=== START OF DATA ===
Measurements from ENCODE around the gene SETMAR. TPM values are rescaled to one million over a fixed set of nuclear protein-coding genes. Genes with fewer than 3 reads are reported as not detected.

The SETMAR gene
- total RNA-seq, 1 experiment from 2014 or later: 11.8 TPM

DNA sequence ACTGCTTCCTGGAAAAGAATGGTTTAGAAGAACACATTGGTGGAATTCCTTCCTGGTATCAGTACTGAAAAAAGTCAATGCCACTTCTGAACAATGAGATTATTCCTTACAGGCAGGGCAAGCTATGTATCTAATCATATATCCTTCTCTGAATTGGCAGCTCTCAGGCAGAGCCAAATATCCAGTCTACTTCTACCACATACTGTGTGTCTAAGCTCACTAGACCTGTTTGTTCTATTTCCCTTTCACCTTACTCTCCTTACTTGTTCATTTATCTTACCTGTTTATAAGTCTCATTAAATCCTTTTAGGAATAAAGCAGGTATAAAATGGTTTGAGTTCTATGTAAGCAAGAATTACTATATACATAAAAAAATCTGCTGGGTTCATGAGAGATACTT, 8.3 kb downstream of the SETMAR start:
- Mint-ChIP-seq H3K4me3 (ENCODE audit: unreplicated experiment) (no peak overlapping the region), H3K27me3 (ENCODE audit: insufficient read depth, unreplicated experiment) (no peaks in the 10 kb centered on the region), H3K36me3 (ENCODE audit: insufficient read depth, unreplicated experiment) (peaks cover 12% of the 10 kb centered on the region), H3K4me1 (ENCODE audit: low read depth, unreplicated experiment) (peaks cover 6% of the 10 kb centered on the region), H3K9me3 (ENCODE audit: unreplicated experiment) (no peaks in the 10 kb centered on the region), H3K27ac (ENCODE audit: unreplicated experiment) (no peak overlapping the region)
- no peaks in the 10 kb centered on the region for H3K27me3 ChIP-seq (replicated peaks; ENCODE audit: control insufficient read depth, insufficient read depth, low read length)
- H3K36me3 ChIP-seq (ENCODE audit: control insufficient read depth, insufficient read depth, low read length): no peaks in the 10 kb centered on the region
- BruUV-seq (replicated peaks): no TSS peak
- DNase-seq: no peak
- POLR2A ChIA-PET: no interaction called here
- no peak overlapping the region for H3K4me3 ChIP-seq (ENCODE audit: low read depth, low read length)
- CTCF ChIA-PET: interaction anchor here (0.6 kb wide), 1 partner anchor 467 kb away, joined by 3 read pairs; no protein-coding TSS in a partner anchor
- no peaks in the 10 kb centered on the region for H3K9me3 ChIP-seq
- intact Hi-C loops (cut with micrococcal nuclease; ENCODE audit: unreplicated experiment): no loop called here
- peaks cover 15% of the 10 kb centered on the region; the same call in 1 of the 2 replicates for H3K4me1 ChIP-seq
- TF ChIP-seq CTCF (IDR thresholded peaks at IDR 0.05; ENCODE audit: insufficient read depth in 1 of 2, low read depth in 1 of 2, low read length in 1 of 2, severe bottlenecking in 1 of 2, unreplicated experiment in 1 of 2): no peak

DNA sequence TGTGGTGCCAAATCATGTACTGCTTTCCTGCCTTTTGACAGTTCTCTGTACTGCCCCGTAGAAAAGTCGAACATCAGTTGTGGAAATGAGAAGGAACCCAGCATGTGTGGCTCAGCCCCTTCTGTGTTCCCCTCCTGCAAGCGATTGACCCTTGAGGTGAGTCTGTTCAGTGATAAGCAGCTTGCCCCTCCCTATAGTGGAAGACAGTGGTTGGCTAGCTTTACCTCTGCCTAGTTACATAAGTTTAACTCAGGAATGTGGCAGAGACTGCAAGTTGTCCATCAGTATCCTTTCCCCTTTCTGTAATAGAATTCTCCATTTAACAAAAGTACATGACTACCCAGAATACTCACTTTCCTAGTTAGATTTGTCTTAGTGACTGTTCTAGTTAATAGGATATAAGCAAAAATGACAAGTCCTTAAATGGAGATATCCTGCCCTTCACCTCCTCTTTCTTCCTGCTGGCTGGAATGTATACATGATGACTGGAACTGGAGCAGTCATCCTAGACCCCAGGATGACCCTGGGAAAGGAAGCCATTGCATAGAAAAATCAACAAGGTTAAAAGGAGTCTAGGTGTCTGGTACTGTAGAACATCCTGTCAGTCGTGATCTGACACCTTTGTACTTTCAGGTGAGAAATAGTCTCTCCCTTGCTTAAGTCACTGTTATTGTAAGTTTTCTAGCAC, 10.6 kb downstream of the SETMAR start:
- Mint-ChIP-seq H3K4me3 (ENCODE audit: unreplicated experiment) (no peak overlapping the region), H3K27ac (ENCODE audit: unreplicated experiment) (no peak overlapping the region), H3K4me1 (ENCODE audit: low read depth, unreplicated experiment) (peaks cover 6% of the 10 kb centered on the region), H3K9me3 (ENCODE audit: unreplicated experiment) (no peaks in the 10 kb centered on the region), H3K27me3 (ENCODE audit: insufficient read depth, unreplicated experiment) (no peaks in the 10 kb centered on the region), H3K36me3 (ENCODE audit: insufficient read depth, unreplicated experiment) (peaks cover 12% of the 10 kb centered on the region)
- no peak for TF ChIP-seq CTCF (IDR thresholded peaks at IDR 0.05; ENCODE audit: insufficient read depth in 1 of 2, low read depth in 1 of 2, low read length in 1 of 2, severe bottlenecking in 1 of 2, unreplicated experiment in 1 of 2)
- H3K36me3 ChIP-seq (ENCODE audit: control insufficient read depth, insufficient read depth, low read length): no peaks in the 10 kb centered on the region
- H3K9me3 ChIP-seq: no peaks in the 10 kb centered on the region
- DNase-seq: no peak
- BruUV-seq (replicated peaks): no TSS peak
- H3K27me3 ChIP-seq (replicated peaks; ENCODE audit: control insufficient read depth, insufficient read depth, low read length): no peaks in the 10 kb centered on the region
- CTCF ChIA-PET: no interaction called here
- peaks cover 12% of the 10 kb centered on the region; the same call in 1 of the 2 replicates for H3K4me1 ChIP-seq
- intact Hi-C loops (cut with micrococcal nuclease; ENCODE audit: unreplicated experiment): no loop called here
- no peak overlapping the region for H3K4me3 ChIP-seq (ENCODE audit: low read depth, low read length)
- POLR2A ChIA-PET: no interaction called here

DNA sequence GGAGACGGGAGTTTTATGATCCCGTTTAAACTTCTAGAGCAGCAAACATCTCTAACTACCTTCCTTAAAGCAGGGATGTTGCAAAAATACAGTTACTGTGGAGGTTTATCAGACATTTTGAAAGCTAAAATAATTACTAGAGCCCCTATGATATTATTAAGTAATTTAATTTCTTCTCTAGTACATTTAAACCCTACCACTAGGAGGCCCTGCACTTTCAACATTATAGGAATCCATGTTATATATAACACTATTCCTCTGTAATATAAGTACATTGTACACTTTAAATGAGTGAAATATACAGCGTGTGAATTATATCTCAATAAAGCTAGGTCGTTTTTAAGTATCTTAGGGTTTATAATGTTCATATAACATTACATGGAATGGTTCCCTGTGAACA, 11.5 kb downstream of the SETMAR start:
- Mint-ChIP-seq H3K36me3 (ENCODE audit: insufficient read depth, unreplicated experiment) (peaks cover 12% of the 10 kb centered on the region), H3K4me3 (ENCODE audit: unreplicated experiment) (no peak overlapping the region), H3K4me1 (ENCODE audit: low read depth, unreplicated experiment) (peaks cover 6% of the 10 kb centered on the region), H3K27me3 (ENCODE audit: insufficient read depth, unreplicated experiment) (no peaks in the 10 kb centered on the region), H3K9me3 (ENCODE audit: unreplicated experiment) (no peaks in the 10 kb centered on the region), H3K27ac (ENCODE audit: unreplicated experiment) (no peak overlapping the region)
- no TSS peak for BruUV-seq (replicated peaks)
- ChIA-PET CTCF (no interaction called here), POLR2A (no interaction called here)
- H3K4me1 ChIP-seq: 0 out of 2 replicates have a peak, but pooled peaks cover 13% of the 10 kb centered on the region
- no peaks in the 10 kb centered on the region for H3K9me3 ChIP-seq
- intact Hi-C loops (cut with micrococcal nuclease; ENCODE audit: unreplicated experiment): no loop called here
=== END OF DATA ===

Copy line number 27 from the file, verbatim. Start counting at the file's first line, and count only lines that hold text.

- intact Hi-C loops (cut with micrococcal nuclease; ENCODE audit: unreplicated experiment): no loop called here